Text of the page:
Reporters vs. McCain, Up Close

Earlier today I participated in a conference call with Senator Jon Kyl and Randy Scheunemann of the McCain campaign. The purpose of the call was to respond to the Obama campaign’s attacks on statements McCain made yesterday:

I can tell you that it [the Surge] is succeeding. I can look you in the eye and tell you it’s succeeding. We have drawn down to pre-surge levels. Basra, Mosul and now Sadr City are quiet, and it’s long and it’s hard and it’s tough and there will be setbacks….

I’ve been on a lot of similar calls in the past, generally with a “blogger” group. This time, most of the journalists on the call were from the conventional media–the Associated Press, the Washington Post, the Boston Globe, NBC News, and others. Senator Kyl and Scheunemann made what struck me as a reasonable pitch: McCain’s error was a slight one, in that troops are being drawn down and they are projected to reach pre-surge levels in July; they are not yet, however, “drawn down to pre-surge levels.”

Whether this is a significant error or a case of “nit-picking” over verb tenses as McCain’s spokesmen characterized it is, I suppose, a judgment call. But on the most liberal judgment, McCain’s error can’t be one millionth as significant as this blindingly obvious fact: McCain supported the surge, predicting that it would reduce violence, while Obama opposed the surge, predicting that it would cause violence to increase. McCain was right. Understandably, Obama wants to focus on what McCain’s campaign calls nit-picking in order to distract voters from the fact that he was indisputably wrong on the most important foreign policy issue that has arisen during his brief Senate tenure.

What was striking about the call was how eager the conventional reporters were to lend the Obama campaign a hand. Virtually every question they asked during the press conference dripped with hostility toward McCain. The tone can’t fully be conveyed by a cold transcript, but I think you’ll get the picture. Here are some of the questions the reporters asked, verbatim:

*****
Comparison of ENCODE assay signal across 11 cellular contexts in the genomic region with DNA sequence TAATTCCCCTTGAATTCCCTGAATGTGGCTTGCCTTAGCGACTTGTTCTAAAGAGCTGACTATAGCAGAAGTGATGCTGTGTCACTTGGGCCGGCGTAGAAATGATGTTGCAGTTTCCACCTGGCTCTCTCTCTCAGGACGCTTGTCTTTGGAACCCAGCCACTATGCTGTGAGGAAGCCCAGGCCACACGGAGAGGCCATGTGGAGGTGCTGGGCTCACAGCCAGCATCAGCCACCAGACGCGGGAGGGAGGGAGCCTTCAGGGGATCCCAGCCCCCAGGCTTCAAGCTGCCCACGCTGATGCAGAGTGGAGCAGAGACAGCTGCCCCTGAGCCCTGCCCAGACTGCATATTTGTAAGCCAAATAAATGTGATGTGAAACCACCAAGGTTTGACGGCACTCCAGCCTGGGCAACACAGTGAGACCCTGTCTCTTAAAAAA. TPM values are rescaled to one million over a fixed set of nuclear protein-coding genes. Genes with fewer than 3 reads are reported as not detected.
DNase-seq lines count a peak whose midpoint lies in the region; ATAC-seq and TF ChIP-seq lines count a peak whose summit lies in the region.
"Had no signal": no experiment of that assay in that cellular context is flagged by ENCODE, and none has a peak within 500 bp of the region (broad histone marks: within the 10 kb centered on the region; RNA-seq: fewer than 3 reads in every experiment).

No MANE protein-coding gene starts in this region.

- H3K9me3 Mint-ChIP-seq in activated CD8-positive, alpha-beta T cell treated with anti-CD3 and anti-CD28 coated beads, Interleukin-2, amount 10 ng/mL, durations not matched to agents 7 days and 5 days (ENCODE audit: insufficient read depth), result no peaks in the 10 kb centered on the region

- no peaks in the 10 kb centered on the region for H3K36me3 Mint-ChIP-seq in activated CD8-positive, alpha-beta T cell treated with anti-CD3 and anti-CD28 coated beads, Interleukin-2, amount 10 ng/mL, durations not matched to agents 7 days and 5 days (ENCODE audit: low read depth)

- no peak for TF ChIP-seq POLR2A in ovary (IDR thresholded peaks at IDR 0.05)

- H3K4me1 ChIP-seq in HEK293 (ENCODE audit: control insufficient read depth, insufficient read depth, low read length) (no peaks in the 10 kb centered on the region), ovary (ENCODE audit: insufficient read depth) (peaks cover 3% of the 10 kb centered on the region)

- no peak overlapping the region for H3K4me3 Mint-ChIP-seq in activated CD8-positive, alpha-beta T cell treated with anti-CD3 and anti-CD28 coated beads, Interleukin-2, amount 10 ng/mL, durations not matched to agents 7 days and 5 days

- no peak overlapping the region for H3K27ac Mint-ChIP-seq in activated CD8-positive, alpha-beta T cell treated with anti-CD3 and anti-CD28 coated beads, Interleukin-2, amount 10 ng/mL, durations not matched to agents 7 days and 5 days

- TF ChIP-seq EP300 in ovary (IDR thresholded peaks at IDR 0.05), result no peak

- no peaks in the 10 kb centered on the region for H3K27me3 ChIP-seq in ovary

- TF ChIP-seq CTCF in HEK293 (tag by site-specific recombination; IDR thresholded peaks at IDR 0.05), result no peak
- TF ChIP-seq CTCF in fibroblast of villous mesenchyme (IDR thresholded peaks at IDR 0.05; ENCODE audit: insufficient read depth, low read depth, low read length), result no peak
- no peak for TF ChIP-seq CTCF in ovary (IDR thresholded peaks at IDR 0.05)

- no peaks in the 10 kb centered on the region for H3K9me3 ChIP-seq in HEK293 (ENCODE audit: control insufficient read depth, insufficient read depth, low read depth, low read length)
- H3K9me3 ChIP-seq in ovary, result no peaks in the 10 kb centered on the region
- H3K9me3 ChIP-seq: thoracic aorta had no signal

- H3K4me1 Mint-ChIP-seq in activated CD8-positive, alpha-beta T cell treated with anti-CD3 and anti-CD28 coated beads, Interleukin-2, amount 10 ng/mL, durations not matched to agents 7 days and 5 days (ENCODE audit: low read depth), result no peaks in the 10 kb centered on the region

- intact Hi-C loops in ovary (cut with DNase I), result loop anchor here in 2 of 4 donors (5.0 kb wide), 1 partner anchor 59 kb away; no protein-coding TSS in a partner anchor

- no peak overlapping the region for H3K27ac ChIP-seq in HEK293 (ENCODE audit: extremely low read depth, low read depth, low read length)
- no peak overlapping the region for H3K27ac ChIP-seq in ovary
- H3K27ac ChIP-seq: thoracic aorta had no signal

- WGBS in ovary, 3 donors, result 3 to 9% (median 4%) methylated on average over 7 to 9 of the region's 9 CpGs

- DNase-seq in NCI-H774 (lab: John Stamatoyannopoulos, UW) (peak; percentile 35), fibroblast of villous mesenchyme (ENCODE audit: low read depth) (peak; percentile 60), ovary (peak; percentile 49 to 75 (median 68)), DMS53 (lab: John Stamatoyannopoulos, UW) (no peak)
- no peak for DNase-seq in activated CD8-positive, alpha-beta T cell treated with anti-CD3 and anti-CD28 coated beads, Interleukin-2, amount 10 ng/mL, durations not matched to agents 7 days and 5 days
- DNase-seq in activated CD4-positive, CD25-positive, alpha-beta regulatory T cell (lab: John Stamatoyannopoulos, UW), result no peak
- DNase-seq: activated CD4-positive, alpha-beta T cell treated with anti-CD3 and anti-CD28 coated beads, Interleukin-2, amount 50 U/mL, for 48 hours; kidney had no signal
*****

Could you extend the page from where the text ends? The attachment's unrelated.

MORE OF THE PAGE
QUESTION: Randy, I’m a little confused here, because if the question is a change of — a question over the tense of the statement, why is he not wrong?

QUESTION: Back to this point about pre-surge level, I mean, isn’t this thing — I know you’re casting this as sort of this nitpicking, as Senator Kyl said, I believe. But isn’t this significant, because Senator McCain’s whole argument here is that he knows — like you say, he knows the facts on the ground, he knows every detail of this, he’s been to Iraq five times since Senator Obama last went?

You guys were counting the specific days since Obama’s last trip. I mean, this isn’t some small distinction, it seems to me.

QUESTION: Yes, first on the question of verb tenses, and it seems to be more important than you might suggest. If Bush had said, “The mission will be accomplished,” and had not said, “Mission accomplished,” those are two completely different things with completely different meanings.

Secondly, on McCain’s points about everything being quiet in Mosul, the Obama campaign is saying that there were two suicide bombings there yesterday or in the vicinity. Do you regard that as all quiet in Mosul?

QUESTION: No, but it’s not just a matter of simply verb tenses. I mean, if you say something “will be accomplished,” things can change in Iraq, as we have seen. Just because a decision is made, decisions have been made all along for the past five years that have had to be postponed, revised.

We don’t know what is going to happen between now and when the troop numbers are drawn down to the level that has been promised. A lot can happen. Verb tenses can be quite important. It’s not just a matter for nitpicking things.

QUESTION: But the way you’re trying to spin it, something “will” happen and something “has” happened are two completely different things. And that is not nitpicking to point that out.

QUESTION: Hey, sorry about the background noise here and sorry to return to verb tenses. But when he said that it is quiet in Mosul, just to follow up Michael, was that also a verb tense issue? Or is that just something that changed yesterday?

It’s no secret that the press is running interference for Obama, but it was interesting to see it in action. You can read the AP’s story on the controversy, including today’s phone call, here. The Washington Post’s story, which purports to fact-check McCain and gives him three “Pinocchios,” is here.

This was Obama’s parting shot:

“Today, Sen. McCain refused to correct his mistake,” Obama said in remarks prepared for a rally Friday in Great Falls, Mont. “Just like George Bush, when he was presented with the truth, he just dug in and refused to admit his mistake.”

Really? And when has Obama admitted that he was mistaken when he said that the surge would fail and would cause an increase in violence in Iraq? Do you suppose these same reporters will ask that question when they are next on a conference call with Obama’s campaign? No, I don’t think so either.

Jennifer Rubin was also on the call and comments here.

PAUL adds: I couldn’t get free for the call, so perhaps I shouldn’t comment. But I don’t get why there was a call or a “verb tense” defense. Shouldn’t McCain have simply corrected his misstatement and moved on?

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